Dozens of readers responded to that with a fury. They don’t agree. I think it is because they don’t understand. Though Palin doesn’t say it in the book, she reveals herself as confused about her wider role and her political calling. She doesn’t really lie. She just sees things in a warped way. As Fish says...

“Do I believe any of this? It doesn’t matter. What matters is that she does, and that her readers feel they are hearing an authentic voice. I find the voice undeniably authentic (yes, I know the book was written ‘with the help’ of Lynn Vincent, but many books, including my most recent one, are put together by an editor). It is the voice of small-town America, with its folk wisdom, regional pride, common sense, distrust of rhetoric (itself a rhetorical trope), love of country and instinctive (not doctrinal) piety. It says, here are some of the great things that have happened to me, but they are not what makes my life great and American. (‘An American life is an extraordinary life.’) It says, don’t you agree with me that family, freedom and the beauties of nature are what sustain us? And it also says, vote for me next time. For it is the voice of a politician, of the little girl who thought she could fly, tried it, scraped her knees, dusted herself off and ‘kept walking.’”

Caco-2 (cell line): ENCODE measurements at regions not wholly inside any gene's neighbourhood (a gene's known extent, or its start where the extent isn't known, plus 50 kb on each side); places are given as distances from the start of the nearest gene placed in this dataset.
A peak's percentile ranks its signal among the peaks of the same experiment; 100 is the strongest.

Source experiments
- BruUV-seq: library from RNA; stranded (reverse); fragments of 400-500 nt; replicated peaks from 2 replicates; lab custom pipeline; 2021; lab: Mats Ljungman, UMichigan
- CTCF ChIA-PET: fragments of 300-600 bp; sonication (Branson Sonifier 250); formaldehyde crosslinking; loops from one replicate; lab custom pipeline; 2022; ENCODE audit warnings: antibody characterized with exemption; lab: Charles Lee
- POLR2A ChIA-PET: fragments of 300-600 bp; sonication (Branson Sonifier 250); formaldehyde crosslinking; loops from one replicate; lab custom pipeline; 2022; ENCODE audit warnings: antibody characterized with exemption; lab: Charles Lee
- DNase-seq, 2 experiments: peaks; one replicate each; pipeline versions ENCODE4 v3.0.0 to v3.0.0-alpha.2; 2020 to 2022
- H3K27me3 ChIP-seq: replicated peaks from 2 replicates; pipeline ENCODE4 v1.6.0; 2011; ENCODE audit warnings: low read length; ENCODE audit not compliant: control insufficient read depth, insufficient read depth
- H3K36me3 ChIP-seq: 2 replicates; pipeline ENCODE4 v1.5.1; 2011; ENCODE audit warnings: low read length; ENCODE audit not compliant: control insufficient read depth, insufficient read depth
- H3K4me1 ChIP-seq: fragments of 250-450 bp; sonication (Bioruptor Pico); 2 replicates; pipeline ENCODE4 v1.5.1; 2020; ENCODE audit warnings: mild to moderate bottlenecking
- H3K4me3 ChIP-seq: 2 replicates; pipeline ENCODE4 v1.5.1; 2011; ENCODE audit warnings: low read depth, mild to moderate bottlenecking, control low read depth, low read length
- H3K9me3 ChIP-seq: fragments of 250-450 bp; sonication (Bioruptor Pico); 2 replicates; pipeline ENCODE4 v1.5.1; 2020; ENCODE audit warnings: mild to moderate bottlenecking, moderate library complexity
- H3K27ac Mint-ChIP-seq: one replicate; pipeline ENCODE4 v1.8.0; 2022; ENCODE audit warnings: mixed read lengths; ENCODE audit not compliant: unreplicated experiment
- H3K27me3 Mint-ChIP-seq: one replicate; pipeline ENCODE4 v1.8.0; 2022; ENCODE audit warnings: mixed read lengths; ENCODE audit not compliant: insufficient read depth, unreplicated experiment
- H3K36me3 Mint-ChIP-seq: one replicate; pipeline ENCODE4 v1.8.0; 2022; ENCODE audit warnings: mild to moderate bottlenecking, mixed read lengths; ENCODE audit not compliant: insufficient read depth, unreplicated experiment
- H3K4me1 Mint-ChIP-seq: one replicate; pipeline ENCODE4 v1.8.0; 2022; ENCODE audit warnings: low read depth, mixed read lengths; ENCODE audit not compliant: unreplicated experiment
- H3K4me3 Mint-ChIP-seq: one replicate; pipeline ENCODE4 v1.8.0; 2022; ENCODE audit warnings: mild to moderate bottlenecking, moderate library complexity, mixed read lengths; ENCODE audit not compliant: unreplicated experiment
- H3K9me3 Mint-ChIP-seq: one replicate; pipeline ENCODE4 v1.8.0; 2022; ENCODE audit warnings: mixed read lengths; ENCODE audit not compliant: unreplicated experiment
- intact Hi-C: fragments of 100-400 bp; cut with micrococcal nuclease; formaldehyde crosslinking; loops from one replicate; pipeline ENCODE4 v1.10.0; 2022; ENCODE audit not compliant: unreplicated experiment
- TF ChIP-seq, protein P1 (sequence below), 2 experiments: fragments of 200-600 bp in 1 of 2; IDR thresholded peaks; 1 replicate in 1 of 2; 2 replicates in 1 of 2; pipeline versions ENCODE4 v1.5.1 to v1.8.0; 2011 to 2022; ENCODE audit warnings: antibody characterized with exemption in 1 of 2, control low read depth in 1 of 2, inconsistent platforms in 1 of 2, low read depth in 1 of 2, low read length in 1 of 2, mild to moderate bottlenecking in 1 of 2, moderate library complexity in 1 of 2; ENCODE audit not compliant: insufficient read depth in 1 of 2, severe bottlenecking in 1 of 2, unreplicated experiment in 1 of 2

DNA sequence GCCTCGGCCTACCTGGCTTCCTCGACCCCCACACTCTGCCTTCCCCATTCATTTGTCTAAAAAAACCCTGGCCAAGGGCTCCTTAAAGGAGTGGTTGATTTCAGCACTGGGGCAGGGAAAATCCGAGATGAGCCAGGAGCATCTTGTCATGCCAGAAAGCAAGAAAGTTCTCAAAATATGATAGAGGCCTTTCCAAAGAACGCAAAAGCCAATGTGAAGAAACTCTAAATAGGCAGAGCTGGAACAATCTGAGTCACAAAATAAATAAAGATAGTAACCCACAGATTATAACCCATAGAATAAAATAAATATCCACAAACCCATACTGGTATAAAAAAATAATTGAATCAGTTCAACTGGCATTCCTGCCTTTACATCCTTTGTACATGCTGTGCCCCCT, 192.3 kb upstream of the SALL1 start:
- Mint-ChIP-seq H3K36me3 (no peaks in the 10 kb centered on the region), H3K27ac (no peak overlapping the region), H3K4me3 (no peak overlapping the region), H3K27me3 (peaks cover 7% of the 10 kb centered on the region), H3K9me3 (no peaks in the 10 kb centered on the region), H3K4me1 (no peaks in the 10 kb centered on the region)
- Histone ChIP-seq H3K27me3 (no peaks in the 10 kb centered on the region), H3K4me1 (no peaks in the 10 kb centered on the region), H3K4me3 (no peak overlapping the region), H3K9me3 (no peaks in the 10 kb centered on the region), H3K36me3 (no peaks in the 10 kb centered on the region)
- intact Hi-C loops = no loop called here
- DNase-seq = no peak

Fish gives us something to worry about when he warns us clearly about Palin’s future.

“The message is clear. America can’t be stopped. I can’t be stopped. I’ve stumbled and fallen, but I always get up and run again. Her political opponents, especially those who dismissed Ronald Reagan before he was elected, should take note. Wherever you are, you better watch out. Sarah Palin is coming to town.”
Most of the responders who disagreed with Fish were most upset at his description of the differences between autobiography and biography. Fish tried to clarify and, I think, did very well.